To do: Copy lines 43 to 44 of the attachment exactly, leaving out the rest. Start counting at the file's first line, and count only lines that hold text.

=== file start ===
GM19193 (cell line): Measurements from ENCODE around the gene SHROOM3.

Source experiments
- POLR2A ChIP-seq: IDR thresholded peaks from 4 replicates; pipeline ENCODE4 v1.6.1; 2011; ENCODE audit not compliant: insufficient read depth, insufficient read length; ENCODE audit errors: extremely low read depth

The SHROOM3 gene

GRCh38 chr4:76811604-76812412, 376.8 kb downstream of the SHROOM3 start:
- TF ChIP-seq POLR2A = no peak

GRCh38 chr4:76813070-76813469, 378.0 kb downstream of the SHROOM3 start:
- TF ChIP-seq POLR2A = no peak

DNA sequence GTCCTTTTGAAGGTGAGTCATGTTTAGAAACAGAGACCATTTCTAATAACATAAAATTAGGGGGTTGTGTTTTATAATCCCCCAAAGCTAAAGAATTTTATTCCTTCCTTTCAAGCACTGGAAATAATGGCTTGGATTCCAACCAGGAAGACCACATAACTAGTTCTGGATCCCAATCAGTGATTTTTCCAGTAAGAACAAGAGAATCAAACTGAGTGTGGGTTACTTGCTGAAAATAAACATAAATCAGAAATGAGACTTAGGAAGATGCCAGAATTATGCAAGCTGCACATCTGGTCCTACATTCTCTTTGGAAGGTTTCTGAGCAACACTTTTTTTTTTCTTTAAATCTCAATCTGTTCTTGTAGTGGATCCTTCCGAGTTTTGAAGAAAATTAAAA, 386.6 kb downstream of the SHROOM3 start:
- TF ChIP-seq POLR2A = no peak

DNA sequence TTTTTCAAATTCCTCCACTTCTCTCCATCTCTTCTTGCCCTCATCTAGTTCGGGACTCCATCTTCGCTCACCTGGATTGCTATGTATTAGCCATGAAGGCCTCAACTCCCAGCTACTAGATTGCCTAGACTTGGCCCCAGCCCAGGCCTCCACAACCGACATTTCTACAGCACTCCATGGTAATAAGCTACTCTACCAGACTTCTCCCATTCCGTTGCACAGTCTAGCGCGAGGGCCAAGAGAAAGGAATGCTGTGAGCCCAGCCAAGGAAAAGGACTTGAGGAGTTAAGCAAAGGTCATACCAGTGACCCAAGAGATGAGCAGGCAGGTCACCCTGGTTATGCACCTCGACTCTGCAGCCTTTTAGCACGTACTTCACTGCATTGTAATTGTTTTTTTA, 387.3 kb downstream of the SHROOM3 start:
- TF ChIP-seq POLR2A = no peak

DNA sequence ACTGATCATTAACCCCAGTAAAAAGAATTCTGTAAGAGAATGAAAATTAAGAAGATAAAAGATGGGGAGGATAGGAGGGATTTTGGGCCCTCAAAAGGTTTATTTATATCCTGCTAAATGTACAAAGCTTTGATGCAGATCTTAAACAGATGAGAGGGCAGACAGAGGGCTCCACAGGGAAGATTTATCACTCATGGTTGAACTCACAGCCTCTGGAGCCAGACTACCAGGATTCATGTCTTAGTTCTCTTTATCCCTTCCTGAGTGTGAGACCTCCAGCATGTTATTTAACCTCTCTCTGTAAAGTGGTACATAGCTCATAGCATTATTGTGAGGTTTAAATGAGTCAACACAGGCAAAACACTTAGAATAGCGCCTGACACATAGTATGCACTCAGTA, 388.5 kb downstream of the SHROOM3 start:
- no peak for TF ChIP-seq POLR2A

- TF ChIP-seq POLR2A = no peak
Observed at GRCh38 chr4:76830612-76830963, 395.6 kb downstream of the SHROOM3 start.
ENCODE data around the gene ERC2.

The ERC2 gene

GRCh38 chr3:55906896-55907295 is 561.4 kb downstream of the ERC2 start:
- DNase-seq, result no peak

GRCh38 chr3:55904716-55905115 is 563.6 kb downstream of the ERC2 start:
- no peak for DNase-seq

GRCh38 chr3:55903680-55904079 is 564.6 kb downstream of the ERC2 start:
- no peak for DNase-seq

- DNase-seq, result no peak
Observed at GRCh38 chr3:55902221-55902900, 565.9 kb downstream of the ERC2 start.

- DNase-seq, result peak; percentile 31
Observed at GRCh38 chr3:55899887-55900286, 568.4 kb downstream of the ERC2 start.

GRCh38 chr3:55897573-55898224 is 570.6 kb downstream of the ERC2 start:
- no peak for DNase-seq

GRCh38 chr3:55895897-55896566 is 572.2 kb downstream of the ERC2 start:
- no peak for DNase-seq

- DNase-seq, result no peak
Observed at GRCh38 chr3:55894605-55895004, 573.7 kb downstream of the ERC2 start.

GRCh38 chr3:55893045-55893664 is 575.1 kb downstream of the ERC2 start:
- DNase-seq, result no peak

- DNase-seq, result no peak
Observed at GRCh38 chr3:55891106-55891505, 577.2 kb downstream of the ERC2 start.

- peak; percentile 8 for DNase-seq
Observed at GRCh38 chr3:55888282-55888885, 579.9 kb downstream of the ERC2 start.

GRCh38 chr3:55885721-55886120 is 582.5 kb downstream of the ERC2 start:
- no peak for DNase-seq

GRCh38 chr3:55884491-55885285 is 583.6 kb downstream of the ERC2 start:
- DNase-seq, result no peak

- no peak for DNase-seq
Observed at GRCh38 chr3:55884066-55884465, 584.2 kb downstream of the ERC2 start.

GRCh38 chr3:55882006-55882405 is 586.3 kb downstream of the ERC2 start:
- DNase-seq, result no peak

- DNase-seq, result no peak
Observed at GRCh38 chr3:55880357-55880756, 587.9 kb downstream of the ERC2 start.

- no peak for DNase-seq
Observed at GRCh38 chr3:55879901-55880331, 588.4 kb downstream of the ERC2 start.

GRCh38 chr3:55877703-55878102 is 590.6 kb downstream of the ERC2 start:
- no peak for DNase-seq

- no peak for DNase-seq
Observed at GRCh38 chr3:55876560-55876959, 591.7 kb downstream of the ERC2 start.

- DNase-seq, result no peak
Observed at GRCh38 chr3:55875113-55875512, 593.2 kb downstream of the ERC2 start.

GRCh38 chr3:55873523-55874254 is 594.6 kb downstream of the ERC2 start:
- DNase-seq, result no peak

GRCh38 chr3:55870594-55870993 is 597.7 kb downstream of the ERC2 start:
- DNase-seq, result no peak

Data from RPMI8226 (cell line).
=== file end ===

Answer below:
GRCh38 chr3:55884491-55885285 is 583.6 kb downstream of the ERC2 start:
- DNase-seq, result no peak